5   Assess nutritional value in diets
    developed for patients in hospitals
Rigor/Relevance Framework

  B
  L
  O
  O
  M

          DAGGETT
Knowledge-Action Model

K
    6
N
O   5
W
    4
L
E   3
D
G
    2       A
E       Low ─ Low
    1

        1   2       3    4   5
                ACTION
Knowledge-Action Model

K
    6
N
O   5
W
    4
L
E   3
D
    2                    B
G
E   1                 Low ─ High

        1   2     3      4     5
                ACTION
Knowledge-Action Model

K
    6
N
O   5       C
W       High ─ Low
    4
L
E   3
D
    2
G
E   1

        1     2      3     4   5
                  ACTION
Knowledge-Action Model

K
    6
N
O   5                     D
W
    4                 High ─ High
L
E   3
D
    2
G
E   1

        1   2     3      4      5
                ACTION
Rigor/Relevance Framework

  R
  I
  G
  O
  R

       RELEVANCE
Rigor/Relevance Framework

K
N
O   R   C         D
W   I        Knowledge of and
             application within
L   G          one discipline
E
D
G
E
    O
    R   A          B
        RELEVANCE
        APPLICATION
Rigor/Relevance Framework

K
N
O   R   C                    D
W   I   Knowledge of and
        application across
L   G      disciplines
E
D
G
E
    O
    R   A                    B
            RELEVANCE
          APPLICATION
Rigor/Relevance Framework

K
N
O   R   C           D
W   I         Application to real
               world situations
L   G        within one discipline
E
D
G
E
    O
    R   A           B
        RELEVANCE
        APPLICATION
Rigor/Relevance Framework

K
N
O   R       C
        Application to real-
                               D
W   I   world unpredictable
L        situations across
    G       disciplines.
E
D
G
E
    O
    R        A                 B
                 RELEVANCE
                APPLICATION
Rigor/Relevance Framework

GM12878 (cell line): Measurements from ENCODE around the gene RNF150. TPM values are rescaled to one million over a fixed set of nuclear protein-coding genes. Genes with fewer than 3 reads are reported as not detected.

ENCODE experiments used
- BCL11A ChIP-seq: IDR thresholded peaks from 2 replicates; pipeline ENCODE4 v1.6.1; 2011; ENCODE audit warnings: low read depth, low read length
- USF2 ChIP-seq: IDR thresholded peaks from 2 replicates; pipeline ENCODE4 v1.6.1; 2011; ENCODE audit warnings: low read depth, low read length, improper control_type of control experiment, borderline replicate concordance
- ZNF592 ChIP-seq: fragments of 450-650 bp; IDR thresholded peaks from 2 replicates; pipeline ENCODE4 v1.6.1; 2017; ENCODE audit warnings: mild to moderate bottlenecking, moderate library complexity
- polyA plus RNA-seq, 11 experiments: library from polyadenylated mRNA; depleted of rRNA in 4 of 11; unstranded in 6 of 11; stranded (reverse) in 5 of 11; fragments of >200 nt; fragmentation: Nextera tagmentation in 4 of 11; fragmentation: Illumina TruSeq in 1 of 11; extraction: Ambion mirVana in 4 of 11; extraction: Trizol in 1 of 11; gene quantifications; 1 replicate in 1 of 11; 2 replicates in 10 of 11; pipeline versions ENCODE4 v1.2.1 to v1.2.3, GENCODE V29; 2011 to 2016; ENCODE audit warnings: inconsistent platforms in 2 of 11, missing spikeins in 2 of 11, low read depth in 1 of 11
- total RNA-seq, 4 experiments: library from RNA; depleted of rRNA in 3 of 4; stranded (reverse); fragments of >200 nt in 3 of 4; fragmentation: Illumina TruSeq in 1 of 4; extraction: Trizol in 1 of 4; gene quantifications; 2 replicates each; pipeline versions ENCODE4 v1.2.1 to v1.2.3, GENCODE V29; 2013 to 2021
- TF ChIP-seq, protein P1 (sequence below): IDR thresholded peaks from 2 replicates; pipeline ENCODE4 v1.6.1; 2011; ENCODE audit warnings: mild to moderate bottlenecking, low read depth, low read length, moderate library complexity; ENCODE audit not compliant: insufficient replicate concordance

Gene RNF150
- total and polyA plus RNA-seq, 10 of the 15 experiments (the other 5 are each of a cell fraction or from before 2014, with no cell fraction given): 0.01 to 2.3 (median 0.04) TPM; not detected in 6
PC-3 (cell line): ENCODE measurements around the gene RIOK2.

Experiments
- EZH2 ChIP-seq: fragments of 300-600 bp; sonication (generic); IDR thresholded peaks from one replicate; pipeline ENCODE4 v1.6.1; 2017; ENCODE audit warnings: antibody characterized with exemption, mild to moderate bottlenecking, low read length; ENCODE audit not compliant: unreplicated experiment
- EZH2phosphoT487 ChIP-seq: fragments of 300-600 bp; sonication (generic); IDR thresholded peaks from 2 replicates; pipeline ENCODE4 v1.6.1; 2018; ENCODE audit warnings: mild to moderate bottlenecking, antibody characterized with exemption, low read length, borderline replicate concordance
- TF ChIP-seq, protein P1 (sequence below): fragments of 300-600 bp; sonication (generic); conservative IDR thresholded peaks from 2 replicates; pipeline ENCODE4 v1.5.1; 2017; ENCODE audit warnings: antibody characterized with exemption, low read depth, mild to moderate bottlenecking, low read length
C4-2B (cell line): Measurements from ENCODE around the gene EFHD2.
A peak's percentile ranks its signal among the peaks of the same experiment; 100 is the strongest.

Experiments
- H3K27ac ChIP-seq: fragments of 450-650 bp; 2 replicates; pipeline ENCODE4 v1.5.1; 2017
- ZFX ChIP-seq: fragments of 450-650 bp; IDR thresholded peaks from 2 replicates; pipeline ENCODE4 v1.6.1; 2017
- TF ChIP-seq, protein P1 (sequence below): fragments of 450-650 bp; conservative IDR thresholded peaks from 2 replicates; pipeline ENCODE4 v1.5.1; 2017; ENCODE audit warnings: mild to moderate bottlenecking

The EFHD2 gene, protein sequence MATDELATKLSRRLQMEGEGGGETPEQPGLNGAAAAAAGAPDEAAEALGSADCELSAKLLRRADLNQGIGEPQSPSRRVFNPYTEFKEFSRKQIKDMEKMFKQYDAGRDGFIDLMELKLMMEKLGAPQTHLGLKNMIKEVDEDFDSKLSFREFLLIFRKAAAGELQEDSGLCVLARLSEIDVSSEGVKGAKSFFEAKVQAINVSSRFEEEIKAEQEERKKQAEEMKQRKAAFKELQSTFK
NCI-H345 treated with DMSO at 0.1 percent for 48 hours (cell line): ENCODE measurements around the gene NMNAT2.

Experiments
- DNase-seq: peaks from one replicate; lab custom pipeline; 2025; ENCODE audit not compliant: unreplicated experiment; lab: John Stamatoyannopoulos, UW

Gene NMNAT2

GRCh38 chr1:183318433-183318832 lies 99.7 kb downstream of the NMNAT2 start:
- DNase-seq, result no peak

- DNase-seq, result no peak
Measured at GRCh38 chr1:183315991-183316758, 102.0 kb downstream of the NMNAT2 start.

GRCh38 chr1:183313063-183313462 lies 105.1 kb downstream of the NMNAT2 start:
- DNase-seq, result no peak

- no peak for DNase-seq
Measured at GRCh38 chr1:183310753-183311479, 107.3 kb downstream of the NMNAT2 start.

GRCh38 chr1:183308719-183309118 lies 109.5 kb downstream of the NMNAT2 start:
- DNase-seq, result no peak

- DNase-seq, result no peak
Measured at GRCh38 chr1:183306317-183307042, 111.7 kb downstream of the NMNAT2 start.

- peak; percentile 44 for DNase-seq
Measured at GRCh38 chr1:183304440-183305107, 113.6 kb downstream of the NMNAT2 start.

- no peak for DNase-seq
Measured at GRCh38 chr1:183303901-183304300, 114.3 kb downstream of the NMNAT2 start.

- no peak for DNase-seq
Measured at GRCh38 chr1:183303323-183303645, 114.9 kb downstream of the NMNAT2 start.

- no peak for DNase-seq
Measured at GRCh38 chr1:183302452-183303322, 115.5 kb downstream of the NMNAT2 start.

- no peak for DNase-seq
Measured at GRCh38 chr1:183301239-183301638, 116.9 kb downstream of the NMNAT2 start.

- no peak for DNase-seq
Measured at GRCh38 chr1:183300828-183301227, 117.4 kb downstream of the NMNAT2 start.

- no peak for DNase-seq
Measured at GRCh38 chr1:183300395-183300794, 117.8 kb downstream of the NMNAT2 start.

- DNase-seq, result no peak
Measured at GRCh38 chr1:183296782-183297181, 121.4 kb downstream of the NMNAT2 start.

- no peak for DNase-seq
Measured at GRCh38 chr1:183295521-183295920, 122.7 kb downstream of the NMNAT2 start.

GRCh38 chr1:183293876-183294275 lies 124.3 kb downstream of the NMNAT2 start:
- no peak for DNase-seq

R     C                          D
       Quadrant A ― Gather and store bits of
 I     knowledge and information. Primarily expected
 G     to remember or understand this knowledge.

 O
 R     A                 Example:
                                  B
                  Pick the right definition

            RELEVANCE
Rigor/Relevance Framework


 R     C                          D
         Quadrant B ― Apply acquired knowledge
 I       to solve problems in real-world situations.
 G
 O
 R      A                         B
            Example:
      Compare car lease to loan

             RELEVANCE
Rigor/Relevance Framework
     Quadrant C ― Use knowledge to analyze and solve
     school-based problems and create solutions.



 R       C                        D
 I
                        Example:
 G            Analyze symbolism in a poem

 O
 R        A                       B
               RELEVANCE
Rigor/Relevance Framework
Quadrant D ― Apply knowledge and skills in
complex ways to solve real problems and create
solutions. Control real world unknowns.


   R             C                          D
   I                    Example:
   G             Take part in a classroom
                   role-playing debate
   O
   R             A                          B